Gunfire erupted in Kyrgyzstan Friday as hundreds of interim government backers fought supporters of deposed President Kurmanbek Bakiyev for control over regional government buildings. At least one person was killed and more than 60 injured in the worst violence since last month's forceful government change.
The opponents exchanged gunshots, hurled stones and fought with sticks on a square in front of the regional government building in Jalal-Abad, the administrative centre of a province in southwestern Kyrgyzstan.
Several hundred Bakiyev supporters, some armed with automatic rifles, holed up in the building overnight after capturing it Thursday evening, but backers of the interim government drove them out Friday after hours of tense confrontation.
Earlier in the day, the interim government's backers also ejected a pro-Bakiyev crowd that had occupied the regional government offices in Osh, the country's second largest city, located 70 kilometres from Jalal-Abad.
The two parties threw rocks at one another, but there were no serious injuries reported there. Interim government supporters waved flags, shouted "hurray!" and congratulated each other on their victory after their opponents fled.
Both cities are in southern Kyrgyzstan, the power base for Bakiyev, who was ousted April 7 amid clashes in the capital between government forces and protesters that left at least 85 people dead. Bakiyev fled to the ex-Soviet nation of Belarus where he was granted a refuge.
The prospect of further disturbances in Kyrgyzstan, a Central Asian nation, will cause alarm in Washington and Moscow, which both have military bases there.
The US Embassy in Bishkek, Kyrgyzstan's capital, voiced concern about the unrest and urged parties to refrain from violence. And the Kremlin on Friday sent a special envoy, former UN Security Council secretary Vladimir Rushailo, to Kyrgzystan.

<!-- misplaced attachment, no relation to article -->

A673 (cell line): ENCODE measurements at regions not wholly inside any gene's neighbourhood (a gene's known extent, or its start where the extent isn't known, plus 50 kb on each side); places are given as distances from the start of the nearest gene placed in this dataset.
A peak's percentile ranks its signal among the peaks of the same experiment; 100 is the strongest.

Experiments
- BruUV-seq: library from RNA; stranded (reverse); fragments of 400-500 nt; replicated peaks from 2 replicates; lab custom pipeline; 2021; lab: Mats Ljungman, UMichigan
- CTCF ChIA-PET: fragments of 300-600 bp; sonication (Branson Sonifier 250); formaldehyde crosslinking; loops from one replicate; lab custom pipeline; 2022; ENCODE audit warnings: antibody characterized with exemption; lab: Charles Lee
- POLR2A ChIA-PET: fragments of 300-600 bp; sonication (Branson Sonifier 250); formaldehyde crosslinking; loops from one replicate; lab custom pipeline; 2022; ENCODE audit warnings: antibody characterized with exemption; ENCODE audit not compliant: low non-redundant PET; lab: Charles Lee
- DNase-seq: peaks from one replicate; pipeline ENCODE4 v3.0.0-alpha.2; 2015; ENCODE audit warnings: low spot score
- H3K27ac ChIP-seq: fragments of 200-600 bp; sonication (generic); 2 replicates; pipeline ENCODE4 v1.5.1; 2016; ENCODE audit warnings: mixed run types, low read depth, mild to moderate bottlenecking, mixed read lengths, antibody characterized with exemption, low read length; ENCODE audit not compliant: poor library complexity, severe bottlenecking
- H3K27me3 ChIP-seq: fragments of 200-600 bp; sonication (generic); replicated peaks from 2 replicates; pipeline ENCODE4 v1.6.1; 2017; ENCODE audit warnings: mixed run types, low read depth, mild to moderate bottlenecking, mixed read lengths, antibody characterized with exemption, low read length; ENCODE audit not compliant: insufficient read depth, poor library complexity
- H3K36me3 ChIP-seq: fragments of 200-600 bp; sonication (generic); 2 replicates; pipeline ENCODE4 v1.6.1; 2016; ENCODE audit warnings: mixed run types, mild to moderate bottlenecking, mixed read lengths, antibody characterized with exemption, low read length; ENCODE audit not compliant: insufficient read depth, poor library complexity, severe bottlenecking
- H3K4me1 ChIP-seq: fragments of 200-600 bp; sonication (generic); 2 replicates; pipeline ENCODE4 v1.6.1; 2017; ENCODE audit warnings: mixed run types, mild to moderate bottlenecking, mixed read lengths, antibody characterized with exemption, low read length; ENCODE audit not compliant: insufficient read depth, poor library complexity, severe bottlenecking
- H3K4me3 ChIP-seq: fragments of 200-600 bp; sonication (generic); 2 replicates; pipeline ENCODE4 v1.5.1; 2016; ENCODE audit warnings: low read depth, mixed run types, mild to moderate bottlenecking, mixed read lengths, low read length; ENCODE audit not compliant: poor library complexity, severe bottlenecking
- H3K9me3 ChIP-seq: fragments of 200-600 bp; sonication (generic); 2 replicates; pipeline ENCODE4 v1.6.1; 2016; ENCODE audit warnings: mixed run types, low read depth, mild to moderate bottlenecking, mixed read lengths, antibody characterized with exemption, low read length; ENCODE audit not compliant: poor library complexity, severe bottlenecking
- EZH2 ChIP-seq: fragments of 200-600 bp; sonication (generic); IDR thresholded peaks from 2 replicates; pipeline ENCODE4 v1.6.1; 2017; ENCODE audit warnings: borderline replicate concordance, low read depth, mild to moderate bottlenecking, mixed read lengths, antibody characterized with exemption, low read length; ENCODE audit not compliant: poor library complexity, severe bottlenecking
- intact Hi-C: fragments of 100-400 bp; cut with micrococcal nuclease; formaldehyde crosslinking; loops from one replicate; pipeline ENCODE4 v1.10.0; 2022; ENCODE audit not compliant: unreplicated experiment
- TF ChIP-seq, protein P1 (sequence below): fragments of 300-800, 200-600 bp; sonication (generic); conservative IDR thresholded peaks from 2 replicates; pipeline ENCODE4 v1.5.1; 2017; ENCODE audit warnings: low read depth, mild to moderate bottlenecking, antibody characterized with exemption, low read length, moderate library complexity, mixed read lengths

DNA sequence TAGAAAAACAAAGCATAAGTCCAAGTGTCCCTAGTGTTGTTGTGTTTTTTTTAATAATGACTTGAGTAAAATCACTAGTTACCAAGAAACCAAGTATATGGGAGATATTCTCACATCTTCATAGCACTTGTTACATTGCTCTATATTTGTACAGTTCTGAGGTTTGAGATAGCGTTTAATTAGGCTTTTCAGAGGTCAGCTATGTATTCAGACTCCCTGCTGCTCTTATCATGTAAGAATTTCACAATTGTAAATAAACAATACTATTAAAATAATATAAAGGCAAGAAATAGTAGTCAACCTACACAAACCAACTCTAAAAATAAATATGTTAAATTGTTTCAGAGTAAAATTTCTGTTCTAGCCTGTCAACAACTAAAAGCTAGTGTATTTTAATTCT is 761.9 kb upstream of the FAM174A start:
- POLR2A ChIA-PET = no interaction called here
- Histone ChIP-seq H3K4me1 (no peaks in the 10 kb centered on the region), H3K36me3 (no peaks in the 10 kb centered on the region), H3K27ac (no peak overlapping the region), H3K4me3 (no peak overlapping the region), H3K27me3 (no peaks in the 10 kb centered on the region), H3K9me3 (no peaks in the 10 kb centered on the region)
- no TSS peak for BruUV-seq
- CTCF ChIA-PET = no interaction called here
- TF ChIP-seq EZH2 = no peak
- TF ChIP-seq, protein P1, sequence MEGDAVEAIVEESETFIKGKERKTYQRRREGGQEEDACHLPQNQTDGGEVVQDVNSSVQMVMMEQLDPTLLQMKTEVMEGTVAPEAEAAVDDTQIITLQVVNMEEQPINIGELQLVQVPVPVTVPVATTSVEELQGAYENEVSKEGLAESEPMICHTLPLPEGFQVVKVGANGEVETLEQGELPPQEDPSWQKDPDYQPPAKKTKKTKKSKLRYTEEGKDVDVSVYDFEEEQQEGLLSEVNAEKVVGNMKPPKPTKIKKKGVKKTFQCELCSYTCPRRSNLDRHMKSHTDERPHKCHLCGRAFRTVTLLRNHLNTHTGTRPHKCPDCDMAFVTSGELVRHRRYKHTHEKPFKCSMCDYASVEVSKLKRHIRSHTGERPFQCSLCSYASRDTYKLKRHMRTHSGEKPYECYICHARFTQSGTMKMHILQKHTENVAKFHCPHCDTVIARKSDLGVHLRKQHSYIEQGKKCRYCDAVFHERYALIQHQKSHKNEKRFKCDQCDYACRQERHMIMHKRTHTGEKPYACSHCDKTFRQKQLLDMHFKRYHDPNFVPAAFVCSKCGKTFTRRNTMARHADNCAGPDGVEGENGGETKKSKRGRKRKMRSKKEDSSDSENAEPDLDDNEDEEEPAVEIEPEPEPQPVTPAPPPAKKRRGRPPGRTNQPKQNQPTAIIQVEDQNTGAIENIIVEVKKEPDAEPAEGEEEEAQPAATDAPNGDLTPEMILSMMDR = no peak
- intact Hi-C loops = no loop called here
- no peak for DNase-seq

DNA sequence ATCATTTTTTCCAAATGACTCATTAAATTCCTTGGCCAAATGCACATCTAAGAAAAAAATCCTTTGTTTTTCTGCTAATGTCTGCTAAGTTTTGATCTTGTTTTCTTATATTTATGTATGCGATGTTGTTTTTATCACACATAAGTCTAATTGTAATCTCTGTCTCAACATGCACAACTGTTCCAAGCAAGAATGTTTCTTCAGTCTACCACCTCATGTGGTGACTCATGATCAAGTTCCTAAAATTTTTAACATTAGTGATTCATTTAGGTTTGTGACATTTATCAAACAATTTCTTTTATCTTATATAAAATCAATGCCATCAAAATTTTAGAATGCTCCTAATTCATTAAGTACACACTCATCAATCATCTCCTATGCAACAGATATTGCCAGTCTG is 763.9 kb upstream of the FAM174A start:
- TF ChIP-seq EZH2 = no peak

The current Russian Security Council Secretary, Nikolai Patrushev, was quoted by Russian news wires as saying on Friday that the interim government is capable of restoring order. He said that Russia wouldn't interfere.
In Jalal-Abad, about 4,000 backers of the Ata-Meken party that supports the interim government arrived early Friday to try to evict the occupiers, but many dispersed when gunfire broke out, leaving a crowd of several hundred.
Some men in the approaching mob returned fire, while others fought with sticks. At least 1 person died of wounds and more than 60 others were injured, including 32 with gunshot wounds, the Health Ministry said.
During a second major wave of the gunfire exchange in the afternoon, an Associated Press reporter saw one man hit by a bullet in the shoulder.
While the provisional authorities are struggling to restore control over the entire country, the overwhelming number of interim government backers in Friday's clashes indicated they enjoy considerable popular support.
Despite concerns that anti-government protests might also be held in Bishkek, there were no signs of disturbances in the capital by Friday afternoon.
Outside parliament, about 400 supporters of the Ata-Meken party backing the interim government rallied to support it, while other party activists marched around the city waving red flags -- the kind the opposition often had used before driving Bakiyev from power.
In a related development, prosecutors disclosed details Friday of what they called a wiretapped telephone exchange between a former senior adviser to Bakiyev, Usen Sydykov, and an anti-government lawmaker discussing the organization of rallies in southern Kyrgyzstan.